The development of perforator flaps has popularized minimally invasive free flap reconstructions not only for adult patients but also for pediatric patients. The superficial circumflex iliac artery (SCIA) perforator (SCIP) flap is one of the most demanding flaps because it enables the inclusion of multiple components with 1 source vessel, and the donor site scar can be concealed by underwear. Furthermore, flap elevation with the superficial branch of the SCIA (SB-SCIA) as the source vessel has many advantages such as shortened surgical time and decreased donor morbidity owing to no damage to the deep layered tissue.
SCIP flap elevation can be performed using 2 major procedures: from distal to proximal or the opposite.1,2 Individual differences have been reported in the dominant vasculature in the groin area2; for successful flap elevation, it is important to detect the blood stream preoperatively with ultrasound or Doppler and access the vascular bundle with a proximal approach. However, infants and some pediatric patients were intolerant to this preoperative approach because they could not stay still. Therefore, anatomical assessment of the SB-SCIA is helpful for successful SCIP flap elevation in pediatric patients. To the best of our knowledge, anatomical assessment of the SB-SCIA in pediatric patients has not been performed previously. Moreover, the cadaver study of pediatric patients is not common. Therefore, we developed the skin incision design for the stat detection of the SB-SCIA in cases of SB-SCIP flap transfer. We aimed to evaluate the efficacy of our system for detecting the SB-SCIA location and measuring the vessel diameter.
MATERIALs AND METHODS
Our study included 11 consecutive pediatric patients who required harvesting, either skin grafting or vascularized lymph node transfer, from the inguinal area. All procedures were performed under general anesthesia in the supine position by 3 certificated plastic surgeons, randomly. No incision was made in the bilateral groin area. The study protocol was approved by our institutional ethical board. Informed consent, as a part of the operation consent form, was obtained from the guardians of the patients.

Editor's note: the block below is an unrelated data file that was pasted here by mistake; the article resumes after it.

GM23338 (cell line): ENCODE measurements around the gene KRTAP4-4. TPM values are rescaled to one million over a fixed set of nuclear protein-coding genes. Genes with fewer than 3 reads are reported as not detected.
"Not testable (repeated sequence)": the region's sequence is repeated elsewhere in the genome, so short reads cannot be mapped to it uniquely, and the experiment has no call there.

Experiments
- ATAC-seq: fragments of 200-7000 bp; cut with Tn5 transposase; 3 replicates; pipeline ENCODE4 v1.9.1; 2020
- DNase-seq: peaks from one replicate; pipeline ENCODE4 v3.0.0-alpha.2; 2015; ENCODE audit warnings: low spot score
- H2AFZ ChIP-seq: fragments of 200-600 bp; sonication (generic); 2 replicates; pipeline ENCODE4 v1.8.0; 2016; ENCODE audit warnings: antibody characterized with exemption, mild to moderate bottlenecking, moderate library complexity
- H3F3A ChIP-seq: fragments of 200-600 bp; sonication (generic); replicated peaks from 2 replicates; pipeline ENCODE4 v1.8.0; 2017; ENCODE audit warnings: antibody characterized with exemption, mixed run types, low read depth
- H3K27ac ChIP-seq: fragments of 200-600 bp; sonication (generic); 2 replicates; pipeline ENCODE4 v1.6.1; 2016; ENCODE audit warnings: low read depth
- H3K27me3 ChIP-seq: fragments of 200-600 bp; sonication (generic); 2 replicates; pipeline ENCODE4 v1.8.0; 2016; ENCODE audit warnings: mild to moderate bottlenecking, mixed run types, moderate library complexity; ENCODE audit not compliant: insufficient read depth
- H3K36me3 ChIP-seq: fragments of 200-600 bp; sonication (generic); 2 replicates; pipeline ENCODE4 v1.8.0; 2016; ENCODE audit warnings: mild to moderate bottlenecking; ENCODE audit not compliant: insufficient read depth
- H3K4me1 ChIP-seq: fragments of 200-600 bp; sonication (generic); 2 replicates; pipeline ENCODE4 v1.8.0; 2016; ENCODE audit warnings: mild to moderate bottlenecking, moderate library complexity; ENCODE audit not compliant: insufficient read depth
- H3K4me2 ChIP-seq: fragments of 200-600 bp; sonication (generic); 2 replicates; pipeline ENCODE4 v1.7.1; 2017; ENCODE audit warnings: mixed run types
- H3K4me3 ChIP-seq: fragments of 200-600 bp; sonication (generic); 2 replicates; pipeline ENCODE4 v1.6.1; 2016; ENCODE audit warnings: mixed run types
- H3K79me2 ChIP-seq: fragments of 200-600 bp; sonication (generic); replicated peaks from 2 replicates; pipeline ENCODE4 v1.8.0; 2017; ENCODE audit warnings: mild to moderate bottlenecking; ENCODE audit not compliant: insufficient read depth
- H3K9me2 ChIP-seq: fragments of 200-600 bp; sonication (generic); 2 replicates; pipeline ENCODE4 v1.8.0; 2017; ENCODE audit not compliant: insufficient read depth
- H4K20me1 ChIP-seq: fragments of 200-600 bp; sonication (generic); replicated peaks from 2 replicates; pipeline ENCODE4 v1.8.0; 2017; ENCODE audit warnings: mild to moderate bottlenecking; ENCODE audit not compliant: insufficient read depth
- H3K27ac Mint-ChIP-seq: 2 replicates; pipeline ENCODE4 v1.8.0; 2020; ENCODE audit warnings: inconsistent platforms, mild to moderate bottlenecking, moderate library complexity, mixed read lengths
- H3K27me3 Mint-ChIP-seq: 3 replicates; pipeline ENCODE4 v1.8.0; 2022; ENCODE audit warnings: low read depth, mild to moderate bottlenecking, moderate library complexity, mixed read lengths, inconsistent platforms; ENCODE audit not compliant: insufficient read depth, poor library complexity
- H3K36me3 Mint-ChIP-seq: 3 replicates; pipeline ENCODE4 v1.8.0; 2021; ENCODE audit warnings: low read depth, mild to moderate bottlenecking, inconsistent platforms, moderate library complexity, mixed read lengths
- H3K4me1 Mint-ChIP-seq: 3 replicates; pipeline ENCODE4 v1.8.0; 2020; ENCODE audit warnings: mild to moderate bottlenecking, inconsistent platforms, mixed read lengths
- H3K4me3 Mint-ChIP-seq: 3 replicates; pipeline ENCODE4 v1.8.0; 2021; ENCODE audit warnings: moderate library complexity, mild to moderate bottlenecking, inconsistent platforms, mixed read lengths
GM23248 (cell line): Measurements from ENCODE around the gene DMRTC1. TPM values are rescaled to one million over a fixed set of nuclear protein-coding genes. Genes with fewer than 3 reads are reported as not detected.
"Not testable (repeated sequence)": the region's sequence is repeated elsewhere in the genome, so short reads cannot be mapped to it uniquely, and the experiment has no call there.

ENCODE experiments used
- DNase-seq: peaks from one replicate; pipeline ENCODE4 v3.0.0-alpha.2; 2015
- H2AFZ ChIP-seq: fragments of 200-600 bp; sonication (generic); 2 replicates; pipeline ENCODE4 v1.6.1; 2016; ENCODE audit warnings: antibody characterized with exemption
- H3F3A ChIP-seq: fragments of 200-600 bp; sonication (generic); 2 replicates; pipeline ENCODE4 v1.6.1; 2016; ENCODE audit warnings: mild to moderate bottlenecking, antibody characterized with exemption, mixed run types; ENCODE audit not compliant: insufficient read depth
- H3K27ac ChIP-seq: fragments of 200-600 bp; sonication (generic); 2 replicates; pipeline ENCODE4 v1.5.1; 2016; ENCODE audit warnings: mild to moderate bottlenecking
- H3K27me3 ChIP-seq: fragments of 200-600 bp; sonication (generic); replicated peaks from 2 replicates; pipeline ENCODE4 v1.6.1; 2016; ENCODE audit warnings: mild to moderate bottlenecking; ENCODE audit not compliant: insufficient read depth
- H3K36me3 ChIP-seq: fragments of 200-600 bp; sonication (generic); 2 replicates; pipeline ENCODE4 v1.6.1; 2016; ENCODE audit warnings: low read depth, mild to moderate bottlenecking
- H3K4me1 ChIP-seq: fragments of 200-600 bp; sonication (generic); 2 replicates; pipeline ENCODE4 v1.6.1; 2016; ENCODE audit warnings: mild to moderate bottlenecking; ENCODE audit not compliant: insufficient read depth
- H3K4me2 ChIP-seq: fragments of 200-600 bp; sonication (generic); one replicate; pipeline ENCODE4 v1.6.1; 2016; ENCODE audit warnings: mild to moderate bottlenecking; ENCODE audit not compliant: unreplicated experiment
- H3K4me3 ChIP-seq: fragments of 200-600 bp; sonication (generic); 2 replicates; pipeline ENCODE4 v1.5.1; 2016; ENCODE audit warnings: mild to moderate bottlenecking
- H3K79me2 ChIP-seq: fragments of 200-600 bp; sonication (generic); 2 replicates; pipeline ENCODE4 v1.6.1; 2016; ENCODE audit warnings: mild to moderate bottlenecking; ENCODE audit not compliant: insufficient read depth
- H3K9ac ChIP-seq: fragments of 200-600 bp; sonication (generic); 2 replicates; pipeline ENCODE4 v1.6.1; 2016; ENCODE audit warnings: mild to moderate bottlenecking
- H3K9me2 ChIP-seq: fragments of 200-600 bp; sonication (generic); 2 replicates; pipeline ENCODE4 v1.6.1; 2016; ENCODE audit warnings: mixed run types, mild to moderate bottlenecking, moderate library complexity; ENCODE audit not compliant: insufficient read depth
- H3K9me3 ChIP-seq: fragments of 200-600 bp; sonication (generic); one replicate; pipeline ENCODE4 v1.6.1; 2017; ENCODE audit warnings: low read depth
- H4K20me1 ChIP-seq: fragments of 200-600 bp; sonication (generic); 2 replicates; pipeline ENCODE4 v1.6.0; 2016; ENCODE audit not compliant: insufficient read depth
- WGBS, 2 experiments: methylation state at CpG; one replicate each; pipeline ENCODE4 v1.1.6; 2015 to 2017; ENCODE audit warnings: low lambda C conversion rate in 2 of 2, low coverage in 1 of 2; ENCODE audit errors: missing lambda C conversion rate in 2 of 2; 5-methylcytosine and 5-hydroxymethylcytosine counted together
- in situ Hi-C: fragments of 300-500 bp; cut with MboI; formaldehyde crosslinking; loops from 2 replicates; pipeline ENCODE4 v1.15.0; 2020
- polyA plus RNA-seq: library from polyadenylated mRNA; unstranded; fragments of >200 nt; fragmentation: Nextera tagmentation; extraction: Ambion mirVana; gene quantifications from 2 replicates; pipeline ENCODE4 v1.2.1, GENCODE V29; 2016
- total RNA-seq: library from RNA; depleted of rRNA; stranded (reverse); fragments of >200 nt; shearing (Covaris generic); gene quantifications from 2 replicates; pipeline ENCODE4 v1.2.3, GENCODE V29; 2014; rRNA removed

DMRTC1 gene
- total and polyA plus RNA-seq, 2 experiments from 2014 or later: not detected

Skin Incision Design
The incision design was applied on the contralateral side of the malformation to reduce the possible bias due to vessel anomaly. All patients were placed in the supine position. The skin incision was performed in 3 steps (Fig. 1).
First, we marked the following points: the anterior supine of the iliac bone (AS), lateral superior edge of the pubis (LP), and the superior medial edge of the pubis (MP; Fig. 1A). Second, we marked a line between these pubis points (MP-LP), a vertebral line on the AS perpendicular to the pubis line (V-AS), and the pulsated center of the femoral artery on the pubis line (FA; Fig. 1B). Third, we drew a line joining AS and LP (AS-LP), and the intersection with the parallel line to V-AS (drawn from FA) was named as D. The skin incision was designed 1.5 cm toward AS on AS-LP (Fig. 1C), and the SB-SCIA bundles were dissected under 2.5× surgical loupe magnification. The distances MP-LP, LP-FA, FA-V, and V-AS were measured for the analysis. The size of each distance, the dissection time, calibers of the bundle and each vessel, and the point at which the surgeon detected the bundles were evaluated. In cases of skin graft harvesting, just after the SB-SCIA was measured, the dissection was completed to reduce unnecessary damage to the deep layered tissue. Before vessel measurement, 2% lidocaine was applied from the surface of the vessels to release possible vascular spasms. The tissue harvest was not performed until the vascular investigation was complete.
The statistical analysis was performed using the Student’s t test.
Of the 11 patients, 4 (37%) were boys. The age range was 5 months to 14 years (mean: 3.2 years, median: 1.0 years). Eight of 11 (79%) cases were either of burn injury or congenital syndactyly who required skin grafts. No patient had congenital anomaly on the inguinal area.
In all patients, the SB-SCIA bundle was successfully dissected within 5 min (1–5 min, mean: 2.5 min) (Fig. 2). No vascular damage was observed. All dissected arteries pulsated well, without requiring additional skin incision [see video, Supplementary Digital Content 1, which displays dissection of the SB-SCIA vascular bundle with a skin incision made using the present stat design system (case #9), http://links.lww.com/PRSGO/B19]. The vessel bundles were 0.7–1.5 (mean: 1.1 mm), arteries were 0.5–0.7 mm (mean: 0.58 mm), and the dominant concomitant vein was 0.4–0.8 mm (mean: 0.52 mm) (Table 1). The SB-SCIA bundle was mainly detected right below the initial skin incision line. Only in 3 cases (27%), the bundle was detected slightly medial or lateral to the initial incision, however, within the skin traction distance. No postoperative complications were detected at the donor site.
The lengths between LP-FA and FA-V were 20–33 mm (mean: 23.6 mm) and 20–33 mm (mean: 24.2 mm), respectively. The LP-FA/FA-V ratio was 0.98 ± 0.04 (Table 1).